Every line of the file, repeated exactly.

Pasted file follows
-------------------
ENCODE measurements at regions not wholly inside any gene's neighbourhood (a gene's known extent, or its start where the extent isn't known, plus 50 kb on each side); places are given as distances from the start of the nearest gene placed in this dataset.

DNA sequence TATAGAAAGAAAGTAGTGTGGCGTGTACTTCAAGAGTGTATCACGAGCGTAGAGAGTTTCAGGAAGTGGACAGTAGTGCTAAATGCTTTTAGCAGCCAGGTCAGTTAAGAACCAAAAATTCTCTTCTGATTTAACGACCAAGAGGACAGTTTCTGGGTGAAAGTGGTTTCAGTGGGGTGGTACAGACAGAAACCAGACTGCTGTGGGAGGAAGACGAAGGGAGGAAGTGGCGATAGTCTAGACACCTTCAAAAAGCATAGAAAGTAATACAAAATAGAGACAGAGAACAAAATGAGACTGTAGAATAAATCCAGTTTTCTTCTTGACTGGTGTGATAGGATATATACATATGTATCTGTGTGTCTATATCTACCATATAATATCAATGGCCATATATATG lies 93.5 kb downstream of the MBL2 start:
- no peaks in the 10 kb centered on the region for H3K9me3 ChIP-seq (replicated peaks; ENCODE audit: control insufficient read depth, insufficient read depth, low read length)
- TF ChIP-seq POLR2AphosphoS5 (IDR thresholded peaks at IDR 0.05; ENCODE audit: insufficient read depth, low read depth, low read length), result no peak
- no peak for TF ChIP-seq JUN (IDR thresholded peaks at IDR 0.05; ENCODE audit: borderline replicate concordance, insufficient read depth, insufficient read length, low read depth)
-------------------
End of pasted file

ENCODE measurements at regions not wholly inside any gene's neighbourhood (a gene's known extent, or its start where the extent isn't known, plus 50 kb on each side); places are given as distances from the start of the nearest gene placed in this dataset.

DNA sequence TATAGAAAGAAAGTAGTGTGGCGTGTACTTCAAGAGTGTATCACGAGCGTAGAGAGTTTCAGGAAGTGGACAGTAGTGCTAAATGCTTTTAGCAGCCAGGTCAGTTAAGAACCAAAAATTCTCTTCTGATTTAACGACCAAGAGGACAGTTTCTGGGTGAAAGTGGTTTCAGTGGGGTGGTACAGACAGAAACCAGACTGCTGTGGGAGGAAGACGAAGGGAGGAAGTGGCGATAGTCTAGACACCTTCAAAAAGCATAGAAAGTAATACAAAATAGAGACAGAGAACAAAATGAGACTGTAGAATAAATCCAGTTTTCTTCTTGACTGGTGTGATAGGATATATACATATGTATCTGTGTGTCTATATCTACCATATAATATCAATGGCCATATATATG lies 93.5 kb downstream of the MBL2 start:
- no peaks in the 10 kb centered on the region for H3K9me3 ChIP-seq (replicated peaks; ENCODE audit: control insufficient read depth, insufficient read depth, low read length)
- TF ChIP-seq POLR2AphosphoS5 (IDR thresholded peaks at IDR 0.05; ENCODE audit: insufficient read depth, low read depth, low read length), result no peak
- no peak for TF ChIP-seq JUN (IDR thresholded peaks at IDR 0.05; ENCODE audit: borderline replicate concordance, insufficient read depth, insufficient read length, low read depth)